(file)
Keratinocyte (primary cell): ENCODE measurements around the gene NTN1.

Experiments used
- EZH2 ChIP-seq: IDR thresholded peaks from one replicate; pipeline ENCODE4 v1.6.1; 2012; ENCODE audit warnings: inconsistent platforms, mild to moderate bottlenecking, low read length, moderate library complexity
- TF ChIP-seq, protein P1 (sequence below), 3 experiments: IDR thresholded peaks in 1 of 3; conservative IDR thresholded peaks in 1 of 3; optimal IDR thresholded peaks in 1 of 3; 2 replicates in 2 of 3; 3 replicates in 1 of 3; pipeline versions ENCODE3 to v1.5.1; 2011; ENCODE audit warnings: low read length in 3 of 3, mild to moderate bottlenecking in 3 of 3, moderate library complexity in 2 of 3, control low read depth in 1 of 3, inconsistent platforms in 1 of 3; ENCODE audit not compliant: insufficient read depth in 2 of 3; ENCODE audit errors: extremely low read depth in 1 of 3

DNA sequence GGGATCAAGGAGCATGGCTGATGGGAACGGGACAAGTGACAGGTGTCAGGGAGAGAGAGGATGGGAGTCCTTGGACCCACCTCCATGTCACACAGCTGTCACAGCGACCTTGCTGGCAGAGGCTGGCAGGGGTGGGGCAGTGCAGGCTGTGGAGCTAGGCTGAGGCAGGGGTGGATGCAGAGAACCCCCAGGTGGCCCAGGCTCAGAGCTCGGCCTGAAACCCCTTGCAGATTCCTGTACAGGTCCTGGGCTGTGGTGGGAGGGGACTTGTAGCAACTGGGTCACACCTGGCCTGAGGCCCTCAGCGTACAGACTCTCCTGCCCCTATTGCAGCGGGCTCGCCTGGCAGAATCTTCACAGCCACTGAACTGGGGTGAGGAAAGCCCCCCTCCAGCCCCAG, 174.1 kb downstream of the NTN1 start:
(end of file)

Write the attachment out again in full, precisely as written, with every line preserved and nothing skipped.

Keratinocyte (primary cell): ENCODE measurements around the gene NTN1.

Experiments used
- EZH2 ChIP-seq: IDR thresholded peaks from one replicate; pipeline ENCODE4 v1.6.1; 2012; ENCODE audit warnings: inconsistent platforms, mild to moderate bottlenecking, low read length, moderate library complexity
- TF ChIP-seq, protein P1 (sequence below), 3 experiments: IDR thresholded peaks in 1 of 3; conservative IDR thresholded peaks in 1 of 3; optimal IDR thresholded peaks in 1 of 3; 2 replicates in 2 of 3; 3 replicates in 1 of 3; pipeline versions ENCODE3 to v1.5.1; 2011; ENCODE audit warnings: low read length in 3 of 3, mild to moderate bottlenecking in 3 of 3, moderate library complexity in 2 of 3, control low read depth in 1 of 3, inconsistent platforms in 1 of 3; ENCODE audit not compliant: insufficient read depth in 2 of 3; ENCODE audit errors: extremely low read depth in 1 of 3

DNA sequence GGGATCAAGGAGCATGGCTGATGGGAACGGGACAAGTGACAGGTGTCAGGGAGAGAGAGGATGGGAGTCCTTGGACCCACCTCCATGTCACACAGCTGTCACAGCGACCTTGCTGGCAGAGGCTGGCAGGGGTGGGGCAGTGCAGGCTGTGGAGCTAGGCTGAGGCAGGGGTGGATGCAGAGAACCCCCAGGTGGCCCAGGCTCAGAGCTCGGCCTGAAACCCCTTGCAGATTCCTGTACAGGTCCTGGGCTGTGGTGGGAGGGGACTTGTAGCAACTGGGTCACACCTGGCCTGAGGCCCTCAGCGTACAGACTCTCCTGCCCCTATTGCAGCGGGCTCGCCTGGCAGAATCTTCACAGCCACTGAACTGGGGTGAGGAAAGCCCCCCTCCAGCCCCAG, 174.1 kb downstream of the NTN1 start: